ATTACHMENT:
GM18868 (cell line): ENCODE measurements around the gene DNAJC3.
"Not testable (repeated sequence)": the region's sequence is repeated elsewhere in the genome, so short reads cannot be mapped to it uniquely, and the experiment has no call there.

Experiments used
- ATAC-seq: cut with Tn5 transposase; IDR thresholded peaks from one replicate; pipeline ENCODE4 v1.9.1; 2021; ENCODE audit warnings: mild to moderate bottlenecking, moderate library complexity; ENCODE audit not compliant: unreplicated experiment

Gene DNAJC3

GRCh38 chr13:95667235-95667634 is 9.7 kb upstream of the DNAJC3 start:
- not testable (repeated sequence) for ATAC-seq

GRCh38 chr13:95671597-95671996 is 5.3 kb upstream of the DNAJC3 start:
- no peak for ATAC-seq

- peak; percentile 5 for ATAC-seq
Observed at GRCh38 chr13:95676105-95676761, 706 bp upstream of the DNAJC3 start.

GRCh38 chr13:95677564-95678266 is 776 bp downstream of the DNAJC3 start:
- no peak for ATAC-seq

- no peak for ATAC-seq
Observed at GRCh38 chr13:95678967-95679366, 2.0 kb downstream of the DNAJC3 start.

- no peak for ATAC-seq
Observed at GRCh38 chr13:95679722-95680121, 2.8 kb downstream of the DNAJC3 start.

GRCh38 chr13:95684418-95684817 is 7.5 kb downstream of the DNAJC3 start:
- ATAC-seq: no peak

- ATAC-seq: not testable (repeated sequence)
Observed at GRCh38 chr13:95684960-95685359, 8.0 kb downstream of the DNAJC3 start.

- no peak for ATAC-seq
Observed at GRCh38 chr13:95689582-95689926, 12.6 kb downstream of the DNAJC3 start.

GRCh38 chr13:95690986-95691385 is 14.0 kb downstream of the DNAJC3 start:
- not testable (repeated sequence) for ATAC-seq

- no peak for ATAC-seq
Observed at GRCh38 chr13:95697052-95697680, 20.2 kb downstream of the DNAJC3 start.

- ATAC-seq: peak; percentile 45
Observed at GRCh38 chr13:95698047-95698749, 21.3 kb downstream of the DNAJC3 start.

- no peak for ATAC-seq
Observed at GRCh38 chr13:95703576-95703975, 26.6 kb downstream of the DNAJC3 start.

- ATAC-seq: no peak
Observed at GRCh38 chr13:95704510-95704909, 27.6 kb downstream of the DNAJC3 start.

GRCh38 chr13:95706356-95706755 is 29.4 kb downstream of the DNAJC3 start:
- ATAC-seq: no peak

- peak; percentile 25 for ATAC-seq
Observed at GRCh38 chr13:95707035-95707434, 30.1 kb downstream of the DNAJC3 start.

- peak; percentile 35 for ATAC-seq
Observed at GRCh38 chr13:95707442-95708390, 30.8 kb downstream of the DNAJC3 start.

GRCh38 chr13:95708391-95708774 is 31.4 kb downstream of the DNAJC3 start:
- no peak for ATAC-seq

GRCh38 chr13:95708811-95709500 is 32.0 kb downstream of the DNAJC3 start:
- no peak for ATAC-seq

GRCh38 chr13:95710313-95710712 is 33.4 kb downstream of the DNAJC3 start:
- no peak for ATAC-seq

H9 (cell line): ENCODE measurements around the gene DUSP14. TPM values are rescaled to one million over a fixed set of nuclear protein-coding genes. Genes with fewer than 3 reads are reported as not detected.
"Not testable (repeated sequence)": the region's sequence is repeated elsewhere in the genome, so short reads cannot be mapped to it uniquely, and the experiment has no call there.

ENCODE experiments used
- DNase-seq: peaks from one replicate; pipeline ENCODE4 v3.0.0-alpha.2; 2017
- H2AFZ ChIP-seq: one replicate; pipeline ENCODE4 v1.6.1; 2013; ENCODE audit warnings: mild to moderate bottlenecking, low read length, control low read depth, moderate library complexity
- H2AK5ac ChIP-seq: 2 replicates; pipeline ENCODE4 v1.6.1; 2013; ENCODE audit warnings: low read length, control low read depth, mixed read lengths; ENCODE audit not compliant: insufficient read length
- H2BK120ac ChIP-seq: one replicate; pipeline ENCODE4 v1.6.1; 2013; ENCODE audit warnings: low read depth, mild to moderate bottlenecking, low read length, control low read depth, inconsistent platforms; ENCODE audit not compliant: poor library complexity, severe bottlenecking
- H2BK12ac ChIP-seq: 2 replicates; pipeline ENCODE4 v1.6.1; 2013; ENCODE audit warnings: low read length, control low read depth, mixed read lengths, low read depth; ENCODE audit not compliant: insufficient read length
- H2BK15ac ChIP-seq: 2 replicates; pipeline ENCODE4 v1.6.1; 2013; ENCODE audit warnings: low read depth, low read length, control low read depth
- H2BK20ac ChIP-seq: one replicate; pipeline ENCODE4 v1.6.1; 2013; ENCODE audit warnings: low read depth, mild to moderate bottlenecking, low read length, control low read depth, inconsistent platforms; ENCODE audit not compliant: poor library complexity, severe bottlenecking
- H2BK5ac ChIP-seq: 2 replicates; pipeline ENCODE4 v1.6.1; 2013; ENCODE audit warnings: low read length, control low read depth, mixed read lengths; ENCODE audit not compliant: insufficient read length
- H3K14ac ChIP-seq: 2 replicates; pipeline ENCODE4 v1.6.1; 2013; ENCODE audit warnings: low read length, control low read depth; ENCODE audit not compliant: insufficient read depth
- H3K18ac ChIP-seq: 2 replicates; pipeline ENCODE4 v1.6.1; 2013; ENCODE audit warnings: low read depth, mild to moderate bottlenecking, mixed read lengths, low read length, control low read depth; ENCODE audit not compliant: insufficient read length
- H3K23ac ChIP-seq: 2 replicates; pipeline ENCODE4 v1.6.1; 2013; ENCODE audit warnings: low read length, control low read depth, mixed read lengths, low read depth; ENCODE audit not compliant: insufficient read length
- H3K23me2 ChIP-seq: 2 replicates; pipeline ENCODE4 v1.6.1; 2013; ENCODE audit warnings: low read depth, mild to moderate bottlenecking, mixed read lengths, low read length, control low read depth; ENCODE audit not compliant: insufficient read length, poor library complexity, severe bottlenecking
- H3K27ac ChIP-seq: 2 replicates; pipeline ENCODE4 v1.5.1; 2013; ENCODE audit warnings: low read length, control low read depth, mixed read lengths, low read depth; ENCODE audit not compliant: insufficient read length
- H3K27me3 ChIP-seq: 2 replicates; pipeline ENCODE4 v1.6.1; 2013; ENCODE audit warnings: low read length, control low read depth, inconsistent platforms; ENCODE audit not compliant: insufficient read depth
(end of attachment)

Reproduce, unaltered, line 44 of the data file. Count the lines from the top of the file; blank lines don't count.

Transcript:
GRCh38 chr13:95710313-95710712 is 33.4 kb downstream of the DNAJC3 start: